```load carsmall X = [Cylinders Displacement Horsepower Weight];```

Cross-validate an ensemble of regression trees using 10-fold cross-validation. Using a decision tree template, specify that each tree should be a split once only.

```rng(1); % For reproducibility t = templateTree('MaxNumSplits',1); Mdl = fitrensemble(X,MPG,'Learners',t,'CrossVal','on');```

`Mdl` is a `RegressionPartitionedEnsemble` model.

Plot the cumulative, 10-fold cross-validated, mean-squared error (MSE). Display the estimated generalization error of the ensemble.

```kflc = kfoldLoss(Mdl,'Mode','cumulative'); figure; plot(kflc); ylabel('10-fold cross-validated MSE'); xlabel('Learning cycle');``` `estGenError = kflc(end)`
```estGenError = 24.8521 ```

`kfoldLoss` returns the generalization error by default. However, plotting the cumulative loss allows you to monitor how the loss changes as weak learners accumulate in the ensemble.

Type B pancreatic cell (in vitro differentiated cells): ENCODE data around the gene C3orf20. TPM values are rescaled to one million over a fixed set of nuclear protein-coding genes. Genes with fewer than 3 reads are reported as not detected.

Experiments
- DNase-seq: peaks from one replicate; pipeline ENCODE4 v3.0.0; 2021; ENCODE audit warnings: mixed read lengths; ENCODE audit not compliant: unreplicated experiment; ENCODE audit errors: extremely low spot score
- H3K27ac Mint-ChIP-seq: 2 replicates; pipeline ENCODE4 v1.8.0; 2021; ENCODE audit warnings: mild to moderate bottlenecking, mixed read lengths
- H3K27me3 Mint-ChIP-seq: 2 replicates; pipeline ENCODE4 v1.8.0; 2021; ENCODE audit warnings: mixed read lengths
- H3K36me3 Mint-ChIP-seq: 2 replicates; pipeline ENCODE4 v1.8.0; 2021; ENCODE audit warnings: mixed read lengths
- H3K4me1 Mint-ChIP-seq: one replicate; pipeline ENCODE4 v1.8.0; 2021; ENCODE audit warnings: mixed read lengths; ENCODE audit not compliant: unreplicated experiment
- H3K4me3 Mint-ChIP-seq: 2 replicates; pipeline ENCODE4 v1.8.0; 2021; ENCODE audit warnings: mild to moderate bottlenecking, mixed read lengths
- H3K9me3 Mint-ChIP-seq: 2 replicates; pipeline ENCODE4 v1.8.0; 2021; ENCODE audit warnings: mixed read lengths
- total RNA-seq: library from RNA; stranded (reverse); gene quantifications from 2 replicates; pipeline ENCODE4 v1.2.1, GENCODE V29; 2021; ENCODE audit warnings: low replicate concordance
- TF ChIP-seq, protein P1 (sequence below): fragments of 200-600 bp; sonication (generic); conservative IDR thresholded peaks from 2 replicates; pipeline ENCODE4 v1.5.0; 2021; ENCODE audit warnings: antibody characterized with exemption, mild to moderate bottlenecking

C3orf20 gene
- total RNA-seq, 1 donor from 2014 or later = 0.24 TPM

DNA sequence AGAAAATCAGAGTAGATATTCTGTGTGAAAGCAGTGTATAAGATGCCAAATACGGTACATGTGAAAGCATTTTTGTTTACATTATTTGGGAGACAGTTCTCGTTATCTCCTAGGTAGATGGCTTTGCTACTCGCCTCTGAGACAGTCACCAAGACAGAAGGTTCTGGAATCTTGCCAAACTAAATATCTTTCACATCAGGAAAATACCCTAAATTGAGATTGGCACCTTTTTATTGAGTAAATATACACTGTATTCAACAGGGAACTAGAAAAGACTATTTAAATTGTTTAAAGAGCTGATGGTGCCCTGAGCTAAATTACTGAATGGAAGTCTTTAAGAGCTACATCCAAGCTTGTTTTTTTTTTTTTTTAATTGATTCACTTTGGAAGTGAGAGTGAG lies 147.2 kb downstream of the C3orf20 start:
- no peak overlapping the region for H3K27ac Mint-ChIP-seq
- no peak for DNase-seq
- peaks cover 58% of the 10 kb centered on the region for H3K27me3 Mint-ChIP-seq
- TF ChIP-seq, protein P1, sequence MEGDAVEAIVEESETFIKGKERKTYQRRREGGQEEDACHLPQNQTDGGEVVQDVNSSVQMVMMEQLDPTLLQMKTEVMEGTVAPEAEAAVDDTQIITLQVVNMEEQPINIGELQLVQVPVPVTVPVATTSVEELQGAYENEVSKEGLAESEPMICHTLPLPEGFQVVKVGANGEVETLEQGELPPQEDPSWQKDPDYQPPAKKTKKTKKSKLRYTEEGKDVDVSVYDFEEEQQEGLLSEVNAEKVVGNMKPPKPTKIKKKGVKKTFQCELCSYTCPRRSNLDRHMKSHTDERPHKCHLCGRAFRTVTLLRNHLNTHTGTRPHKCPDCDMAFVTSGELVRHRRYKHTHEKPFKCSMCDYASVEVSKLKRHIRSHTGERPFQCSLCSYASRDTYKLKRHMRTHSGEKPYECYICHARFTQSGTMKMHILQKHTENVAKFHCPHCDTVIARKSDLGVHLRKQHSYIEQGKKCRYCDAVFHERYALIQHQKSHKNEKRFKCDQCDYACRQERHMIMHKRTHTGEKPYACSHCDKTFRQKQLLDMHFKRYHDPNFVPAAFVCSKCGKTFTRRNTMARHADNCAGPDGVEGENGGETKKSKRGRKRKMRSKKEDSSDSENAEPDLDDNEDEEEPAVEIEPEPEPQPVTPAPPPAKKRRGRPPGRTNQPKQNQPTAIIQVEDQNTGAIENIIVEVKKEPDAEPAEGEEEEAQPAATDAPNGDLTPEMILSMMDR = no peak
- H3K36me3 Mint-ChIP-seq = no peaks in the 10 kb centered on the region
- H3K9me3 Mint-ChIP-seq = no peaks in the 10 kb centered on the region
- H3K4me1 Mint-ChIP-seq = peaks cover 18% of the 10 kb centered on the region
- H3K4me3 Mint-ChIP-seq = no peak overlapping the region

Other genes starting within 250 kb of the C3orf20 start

The ensemble achieves an MSE of around 23.5 after accumulating about 30 weak learners.

If you are satisfied with the generalization error of the ensemble, then, to create a predictive model, train the ensemble again using all of the settings except cross-validation. However, it is good practice to tune hyperparameters such as the maximum number of decision splits per tree and the number of learning cycles..

This example shows how to optimize hyperparameters automatically using `fitrensemble`. The example uses the `carsmall` data.

Load the data.

`load carsmall`

You can find hyperparameters that minimize five-fold cross-validation loss by using automatic hyperparameter optimization.

```Mdl = fitrensemble([Horsepower,Weight],MPG,'OptimizeHyperparameters','auto') ```

In this example, for reproducibility, set the random seed and use the `'expected-improvement-plus'` acquisition function. Also, for reproducibility of random forest algorithm, specify the `'Reproducible'` name-value pair argument as `true` for tree learners.